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Vivaldi browser calls itself the browser that puts you in control, and as such the company is pretty miffed about Google’s plans to deprecate the WebRequest API, the engine behind many ad-blocking applications.
Vivaldi is Chromium-based, and like other Chromium-based browsers like Opera and the new Edge, Google’s decision will have effects way beyond Chrome.
Ad blockers as a choice
This decision by Google goes to the heart of how we use the web today. On the one hand, there’s Google who track us, serve us ads and monetize on us (to fit their business model). On the other – the users who want to get away from the intrusiveness, the profiling and the excessive load times ads can cause.
The company has now vowed to preserve the choice of users to block ads if they desire, even if it means they have to backport the functionality to the Chromium rendering engine.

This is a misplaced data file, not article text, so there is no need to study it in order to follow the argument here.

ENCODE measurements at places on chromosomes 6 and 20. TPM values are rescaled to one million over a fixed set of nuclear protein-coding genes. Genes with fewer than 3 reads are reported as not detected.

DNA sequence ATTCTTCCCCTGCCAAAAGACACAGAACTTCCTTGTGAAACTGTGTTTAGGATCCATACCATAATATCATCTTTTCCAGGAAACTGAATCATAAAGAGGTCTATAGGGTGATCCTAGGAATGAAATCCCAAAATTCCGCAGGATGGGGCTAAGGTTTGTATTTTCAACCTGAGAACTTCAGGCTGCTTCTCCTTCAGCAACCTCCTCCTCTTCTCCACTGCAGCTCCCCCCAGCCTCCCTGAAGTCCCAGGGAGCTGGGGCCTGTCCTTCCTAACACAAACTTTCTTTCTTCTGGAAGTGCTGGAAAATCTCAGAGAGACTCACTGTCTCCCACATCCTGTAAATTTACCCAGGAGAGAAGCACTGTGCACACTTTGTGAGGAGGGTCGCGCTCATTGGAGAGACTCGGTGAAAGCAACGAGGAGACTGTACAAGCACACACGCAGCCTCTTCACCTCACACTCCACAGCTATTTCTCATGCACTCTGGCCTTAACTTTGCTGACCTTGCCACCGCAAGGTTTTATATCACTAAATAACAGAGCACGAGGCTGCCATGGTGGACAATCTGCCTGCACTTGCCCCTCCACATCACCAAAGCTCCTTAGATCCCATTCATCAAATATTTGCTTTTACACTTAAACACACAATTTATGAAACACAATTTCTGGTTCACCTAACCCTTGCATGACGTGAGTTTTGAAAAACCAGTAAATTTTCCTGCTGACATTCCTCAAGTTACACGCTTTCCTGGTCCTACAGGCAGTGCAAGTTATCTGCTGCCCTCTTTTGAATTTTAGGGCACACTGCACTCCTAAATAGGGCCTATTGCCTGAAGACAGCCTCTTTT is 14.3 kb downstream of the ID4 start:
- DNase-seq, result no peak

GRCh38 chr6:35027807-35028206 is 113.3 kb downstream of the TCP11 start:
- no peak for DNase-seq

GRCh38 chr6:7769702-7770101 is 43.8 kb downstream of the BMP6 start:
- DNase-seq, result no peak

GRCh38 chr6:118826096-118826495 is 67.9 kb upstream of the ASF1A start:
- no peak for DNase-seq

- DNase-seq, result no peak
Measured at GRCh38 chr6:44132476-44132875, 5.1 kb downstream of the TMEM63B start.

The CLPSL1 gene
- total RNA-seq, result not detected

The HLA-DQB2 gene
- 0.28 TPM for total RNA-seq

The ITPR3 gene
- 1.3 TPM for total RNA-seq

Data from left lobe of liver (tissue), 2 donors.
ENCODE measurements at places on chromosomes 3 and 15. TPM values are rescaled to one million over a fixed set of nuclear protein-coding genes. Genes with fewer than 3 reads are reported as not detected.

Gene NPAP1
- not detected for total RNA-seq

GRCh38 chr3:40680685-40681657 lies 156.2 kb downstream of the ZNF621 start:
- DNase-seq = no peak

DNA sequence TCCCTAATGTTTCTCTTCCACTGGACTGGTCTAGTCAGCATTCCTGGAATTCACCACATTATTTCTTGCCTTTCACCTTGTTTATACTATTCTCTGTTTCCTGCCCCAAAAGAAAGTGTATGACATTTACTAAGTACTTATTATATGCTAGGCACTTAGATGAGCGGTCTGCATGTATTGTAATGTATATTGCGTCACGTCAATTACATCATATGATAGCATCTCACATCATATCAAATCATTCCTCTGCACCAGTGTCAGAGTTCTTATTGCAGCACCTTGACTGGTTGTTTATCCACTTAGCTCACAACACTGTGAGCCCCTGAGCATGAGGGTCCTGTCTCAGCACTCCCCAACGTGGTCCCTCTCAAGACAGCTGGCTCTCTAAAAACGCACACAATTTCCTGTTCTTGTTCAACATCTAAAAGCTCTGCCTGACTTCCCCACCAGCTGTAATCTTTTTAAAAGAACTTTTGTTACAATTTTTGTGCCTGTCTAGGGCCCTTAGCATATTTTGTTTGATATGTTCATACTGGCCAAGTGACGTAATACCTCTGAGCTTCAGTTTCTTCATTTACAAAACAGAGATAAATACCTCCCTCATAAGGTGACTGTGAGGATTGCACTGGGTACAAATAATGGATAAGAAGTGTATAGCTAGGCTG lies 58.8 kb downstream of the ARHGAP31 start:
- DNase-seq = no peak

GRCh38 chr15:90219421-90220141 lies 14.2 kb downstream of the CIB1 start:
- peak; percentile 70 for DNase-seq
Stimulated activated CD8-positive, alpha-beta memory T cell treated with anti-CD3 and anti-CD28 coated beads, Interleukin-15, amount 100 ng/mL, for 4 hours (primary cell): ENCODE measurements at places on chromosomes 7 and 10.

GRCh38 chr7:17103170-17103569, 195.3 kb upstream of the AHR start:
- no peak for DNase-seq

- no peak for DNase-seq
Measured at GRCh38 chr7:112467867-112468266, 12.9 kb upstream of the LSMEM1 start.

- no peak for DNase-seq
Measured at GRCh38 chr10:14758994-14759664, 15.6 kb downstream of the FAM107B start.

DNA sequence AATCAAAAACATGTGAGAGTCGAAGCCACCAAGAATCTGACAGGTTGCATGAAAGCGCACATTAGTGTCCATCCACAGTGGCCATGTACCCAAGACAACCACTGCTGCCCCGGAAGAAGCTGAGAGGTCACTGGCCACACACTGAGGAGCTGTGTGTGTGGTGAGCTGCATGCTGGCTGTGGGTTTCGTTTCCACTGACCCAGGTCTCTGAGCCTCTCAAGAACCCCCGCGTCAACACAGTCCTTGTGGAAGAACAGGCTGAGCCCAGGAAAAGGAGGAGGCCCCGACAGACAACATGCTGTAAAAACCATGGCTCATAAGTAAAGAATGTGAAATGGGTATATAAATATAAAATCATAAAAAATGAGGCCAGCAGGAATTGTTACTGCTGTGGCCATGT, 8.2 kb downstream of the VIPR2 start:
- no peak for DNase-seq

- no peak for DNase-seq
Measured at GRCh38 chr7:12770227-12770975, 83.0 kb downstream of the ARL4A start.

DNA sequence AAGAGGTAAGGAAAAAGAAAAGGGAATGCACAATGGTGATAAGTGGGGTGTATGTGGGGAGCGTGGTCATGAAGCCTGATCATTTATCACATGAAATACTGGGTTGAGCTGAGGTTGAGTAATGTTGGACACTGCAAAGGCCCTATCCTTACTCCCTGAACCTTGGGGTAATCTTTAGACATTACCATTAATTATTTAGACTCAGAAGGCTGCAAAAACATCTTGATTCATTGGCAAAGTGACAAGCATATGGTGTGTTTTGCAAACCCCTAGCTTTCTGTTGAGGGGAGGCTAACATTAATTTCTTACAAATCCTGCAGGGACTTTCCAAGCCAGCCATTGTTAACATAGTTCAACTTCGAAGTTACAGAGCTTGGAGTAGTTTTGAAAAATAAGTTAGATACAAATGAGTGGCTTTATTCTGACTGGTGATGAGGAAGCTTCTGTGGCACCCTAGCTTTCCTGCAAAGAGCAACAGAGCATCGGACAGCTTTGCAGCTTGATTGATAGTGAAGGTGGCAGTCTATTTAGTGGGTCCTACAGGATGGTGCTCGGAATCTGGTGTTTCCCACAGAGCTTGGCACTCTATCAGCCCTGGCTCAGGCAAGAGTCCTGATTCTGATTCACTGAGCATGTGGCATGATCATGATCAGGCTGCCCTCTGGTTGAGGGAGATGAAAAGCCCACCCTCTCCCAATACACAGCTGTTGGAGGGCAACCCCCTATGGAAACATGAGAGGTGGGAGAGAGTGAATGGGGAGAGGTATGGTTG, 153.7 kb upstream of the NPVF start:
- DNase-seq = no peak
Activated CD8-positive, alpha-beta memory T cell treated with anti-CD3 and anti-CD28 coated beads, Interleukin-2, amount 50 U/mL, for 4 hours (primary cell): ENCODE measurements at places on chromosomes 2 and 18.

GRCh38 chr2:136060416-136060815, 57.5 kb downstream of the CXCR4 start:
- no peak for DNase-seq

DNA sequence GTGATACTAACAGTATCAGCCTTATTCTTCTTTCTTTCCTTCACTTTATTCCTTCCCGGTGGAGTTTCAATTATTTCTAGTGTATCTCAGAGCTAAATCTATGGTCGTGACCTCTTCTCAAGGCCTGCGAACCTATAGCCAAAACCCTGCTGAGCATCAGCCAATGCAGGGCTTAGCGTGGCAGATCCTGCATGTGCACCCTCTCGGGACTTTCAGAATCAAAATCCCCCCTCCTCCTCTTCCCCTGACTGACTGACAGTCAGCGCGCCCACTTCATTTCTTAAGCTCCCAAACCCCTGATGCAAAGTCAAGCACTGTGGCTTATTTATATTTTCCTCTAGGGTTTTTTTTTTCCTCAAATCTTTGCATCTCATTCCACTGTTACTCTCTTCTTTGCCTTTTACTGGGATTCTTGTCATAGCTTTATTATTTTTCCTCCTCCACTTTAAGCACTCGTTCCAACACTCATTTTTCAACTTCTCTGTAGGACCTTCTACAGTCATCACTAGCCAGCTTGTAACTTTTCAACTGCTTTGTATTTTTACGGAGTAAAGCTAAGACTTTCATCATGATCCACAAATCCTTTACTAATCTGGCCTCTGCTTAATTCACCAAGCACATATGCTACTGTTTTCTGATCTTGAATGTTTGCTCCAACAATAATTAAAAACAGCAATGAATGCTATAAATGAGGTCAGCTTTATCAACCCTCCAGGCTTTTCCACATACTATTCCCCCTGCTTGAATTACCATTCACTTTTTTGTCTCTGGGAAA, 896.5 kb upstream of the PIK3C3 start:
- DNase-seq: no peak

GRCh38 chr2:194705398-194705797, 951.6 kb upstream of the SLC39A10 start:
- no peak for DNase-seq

As Vivaldi is built on the Chromium code, how we tackle the API change depends on how Google implements the restriction. A new version of the Chromium code comes every six weeks, and it has to be integrated with Vivaldi’s own code.
Once the change is introduced to Chromium, believe me when I say that there are many, many possible scenarios.
Restoring the API could be one of them. We’ve restored functionality before.
If the API is removed altogether and no decent alternative is implemented, we might look into creating a limited extensions store.
For the time being, Google’s implementation is not final and will likely change. It’s also possible the alternative API will eventually cover the use cases of the webRequest API.
The good news is that whatever restrictions Google adds, at the end we can remove them. Our mission will always be to ensure that you have the choice.
See more about the browser’s features in their video below:
If you wish to support the company you can download their browser here.